inBlogs: Trouble in Book Blogger Paradise?
Did you read Jody Gehrman’s first installment about the rising power of book bloggers?
The rise of self-publishing—increasingly labeled with the scrappier, less stigmatized moniker “indie publishing”—has been touted as a true game changer. Hordes of aspiring authors are more optimistic than ever about making a living selling their books online. While many of these authors generate little revenue, the dream of becoming a bestseller—in theory, anyway—seems more attainable than ever.
There’s a spirit of revolution in the air, and in this new publishing landscape, book bloggers have become the town criers. While traditional book review publications become scarcer every day, book bloggers are multiplying rapidly. Indie writers willing to do outreach find a much warmer reception on blogs than they can ever hope to receive from traditional review outlets. While many bloggers, especially those with great content, get swamped with requests, there are always brand new bloggers popping up who are eager for Advance Review Copies (ARCs). Most are also enthusiastic about conducting author interviews, featuring guest posts, and hosting giveaways. The vast majority of bloggers are passionate about discovering new literary voices and creating buzz for under-recognized books. For indie authors, this tribe of book lovers is like a built-in marketing team hitting the streets by the thousands.
For anyone seeking a more expansive, in-depth conversation about books, this shift in the industry is exhilarating. But book blogging also comes with its share of controversy. In particular, accusations of book bloggers taking advantage of free books at the most recent American Library Association and Book Expo conventions prompted an ongoing discussion about ARCs and their role in the blogging community. In a twitter-based debate referred to as #ARCGate, librarians and book bloggers accused one another of snatching up ARCs greedily, displaying a lack of professionalism that made their respective communities look bad. The discussion included a Publisher’s Weekly article on the topic and countless bloggers expressed their views via posts and comments.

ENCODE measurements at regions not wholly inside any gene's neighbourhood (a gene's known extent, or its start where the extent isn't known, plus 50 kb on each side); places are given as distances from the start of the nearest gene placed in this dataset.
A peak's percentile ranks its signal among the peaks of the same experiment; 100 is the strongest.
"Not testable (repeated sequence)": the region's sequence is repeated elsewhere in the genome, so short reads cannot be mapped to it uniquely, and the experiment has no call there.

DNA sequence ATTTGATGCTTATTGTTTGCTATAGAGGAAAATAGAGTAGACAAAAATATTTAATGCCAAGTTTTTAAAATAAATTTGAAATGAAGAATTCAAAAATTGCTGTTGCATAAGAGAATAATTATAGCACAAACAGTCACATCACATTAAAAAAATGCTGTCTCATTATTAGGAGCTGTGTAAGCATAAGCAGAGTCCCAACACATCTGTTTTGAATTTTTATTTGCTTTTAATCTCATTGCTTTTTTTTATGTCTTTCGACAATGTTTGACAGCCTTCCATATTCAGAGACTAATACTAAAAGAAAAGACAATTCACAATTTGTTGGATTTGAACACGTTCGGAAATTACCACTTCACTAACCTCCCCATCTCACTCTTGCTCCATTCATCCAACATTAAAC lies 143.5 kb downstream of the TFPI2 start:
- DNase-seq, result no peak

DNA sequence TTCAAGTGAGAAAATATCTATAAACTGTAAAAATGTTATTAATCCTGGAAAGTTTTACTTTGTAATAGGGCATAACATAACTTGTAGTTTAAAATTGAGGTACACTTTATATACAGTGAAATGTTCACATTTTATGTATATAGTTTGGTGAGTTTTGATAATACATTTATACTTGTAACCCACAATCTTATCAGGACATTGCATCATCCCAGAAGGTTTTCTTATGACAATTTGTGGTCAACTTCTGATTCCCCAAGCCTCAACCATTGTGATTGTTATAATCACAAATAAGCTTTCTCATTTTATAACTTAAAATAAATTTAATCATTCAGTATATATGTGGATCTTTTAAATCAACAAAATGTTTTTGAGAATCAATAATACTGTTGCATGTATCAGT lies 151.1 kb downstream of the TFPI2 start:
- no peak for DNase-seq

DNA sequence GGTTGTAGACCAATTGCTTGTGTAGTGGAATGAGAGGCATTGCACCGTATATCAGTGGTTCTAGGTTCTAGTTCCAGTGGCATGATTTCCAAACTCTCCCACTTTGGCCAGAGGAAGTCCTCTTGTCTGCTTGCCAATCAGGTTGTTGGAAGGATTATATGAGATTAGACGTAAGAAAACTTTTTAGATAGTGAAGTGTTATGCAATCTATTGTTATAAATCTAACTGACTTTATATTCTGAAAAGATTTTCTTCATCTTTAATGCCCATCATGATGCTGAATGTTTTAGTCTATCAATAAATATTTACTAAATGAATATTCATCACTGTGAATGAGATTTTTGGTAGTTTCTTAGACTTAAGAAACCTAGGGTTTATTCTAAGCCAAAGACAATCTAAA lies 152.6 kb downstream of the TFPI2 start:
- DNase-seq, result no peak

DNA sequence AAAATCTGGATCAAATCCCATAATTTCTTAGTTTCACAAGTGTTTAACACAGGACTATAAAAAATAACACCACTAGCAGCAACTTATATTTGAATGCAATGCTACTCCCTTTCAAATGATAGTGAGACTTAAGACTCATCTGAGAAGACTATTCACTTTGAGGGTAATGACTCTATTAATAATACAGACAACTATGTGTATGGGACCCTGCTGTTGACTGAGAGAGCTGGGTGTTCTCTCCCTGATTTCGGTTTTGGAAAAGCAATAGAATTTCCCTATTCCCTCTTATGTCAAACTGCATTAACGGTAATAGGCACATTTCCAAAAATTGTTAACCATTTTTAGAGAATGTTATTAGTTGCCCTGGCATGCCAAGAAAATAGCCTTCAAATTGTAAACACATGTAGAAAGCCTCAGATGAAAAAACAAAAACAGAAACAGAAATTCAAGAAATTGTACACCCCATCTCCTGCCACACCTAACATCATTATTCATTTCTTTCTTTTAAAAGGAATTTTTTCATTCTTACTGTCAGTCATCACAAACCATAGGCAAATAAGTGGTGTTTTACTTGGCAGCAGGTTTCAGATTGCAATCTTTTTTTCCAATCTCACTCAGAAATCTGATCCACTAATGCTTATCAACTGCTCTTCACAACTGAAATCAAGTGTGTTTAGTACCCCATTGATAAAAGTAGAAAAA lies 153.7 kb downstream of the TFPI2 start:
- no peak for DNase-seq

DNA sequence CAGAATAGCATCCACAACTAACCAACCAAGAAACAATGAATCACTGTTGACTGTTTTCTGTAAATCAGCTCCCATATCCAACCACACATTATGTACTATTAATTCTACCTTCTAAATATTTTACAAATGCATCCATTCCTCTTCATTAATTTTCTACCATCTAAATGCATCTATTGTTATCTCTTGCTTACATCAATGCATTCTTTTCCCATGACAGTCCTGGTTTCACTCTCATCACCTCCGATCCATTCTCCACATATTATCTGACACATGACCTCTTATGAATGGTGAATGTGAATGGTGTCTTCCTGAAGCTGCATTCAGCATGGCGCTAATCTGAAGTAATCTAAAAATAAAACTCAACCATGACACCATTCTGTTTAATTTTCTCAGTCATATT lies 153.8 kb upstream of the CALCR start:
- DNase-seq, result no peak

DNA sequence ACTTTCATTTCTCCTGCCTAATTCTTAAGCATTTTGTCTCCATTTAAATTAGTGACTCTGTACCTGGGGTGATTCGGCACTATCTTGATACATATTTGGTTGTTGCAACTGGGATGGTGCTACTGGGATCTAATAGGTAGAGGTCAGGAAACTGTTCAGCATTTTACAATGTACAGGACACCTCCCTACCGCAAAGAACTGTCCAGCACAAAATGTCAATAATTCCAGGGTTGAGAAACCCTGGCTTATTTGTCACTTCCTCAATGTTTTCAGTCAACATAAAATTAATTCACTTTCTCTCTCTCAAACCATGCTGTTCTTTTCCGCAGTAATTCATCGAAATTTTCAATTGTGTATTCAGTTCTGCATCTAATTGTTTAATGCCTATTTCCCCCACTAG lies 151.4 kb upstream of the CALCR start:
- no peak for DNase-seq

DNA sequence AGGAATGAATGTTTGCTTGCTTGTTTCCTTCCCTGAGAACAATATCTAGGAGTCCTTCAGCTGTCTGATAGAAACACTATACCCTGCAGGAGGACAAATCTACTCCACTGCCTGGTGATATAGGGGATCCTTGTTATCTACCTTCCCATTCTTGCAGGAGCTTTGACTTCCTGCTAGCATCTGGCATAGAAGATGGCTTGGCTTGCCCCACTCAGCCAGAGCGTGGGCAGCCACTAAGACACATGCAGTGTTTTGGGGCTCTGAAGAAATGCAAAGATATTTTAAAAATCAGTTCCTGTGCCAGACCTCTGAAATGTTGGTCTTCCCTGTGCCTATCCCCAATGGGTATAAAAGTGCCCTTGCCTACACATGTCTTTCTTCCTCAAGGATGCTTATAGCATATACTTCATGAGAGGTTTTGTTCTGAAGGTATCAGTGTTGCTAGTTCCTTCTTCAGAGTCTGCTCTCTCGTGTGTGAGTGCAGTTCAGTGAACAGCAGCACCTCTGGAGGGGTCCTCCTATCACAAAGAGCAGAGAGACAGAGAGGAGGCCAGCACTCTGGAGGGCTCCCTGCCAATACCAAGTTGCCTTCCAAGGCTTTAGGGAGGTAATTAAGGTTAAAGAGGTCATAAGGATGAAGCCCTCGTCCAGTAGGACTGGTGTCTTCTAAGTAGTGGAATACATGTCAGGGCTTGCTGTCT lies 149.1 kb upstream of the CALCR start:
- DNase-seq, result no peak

Further controversy has been generated by the questionable ethics of reviews for hire. The vast majority of book bloggers do not receive compensation for reviews and state this categorically on their policy pages. When author Michelle Gorman posted the following on her blog, it prompted considerable debate: “A book review blog offered me a ‘favorable/good or even excellent review’ in exchange for $95. I said no, thanks, and when I exposed their practices, they threatened to sue me and ruin my reputation amongst reviewers.” Scores of bloggers posted comments in support of Gorman’s skepticism about the practice, many expressing outrage. One comment reads: “As a book review blogger, I was really shocked to read this. Surely this turns a legitimate review site into just a collection of advertorials?” Nearly every comment expressed similar outrage.
Despite these controversies, overall the future of book blogging looks bright. Most bloggers channel their enthusiasm for reading into heartfelt reviews. Since book marketing has always been driven by word-of-mouth buzz, there is no substitute for a sincere bibliophile’s passionate endorsement.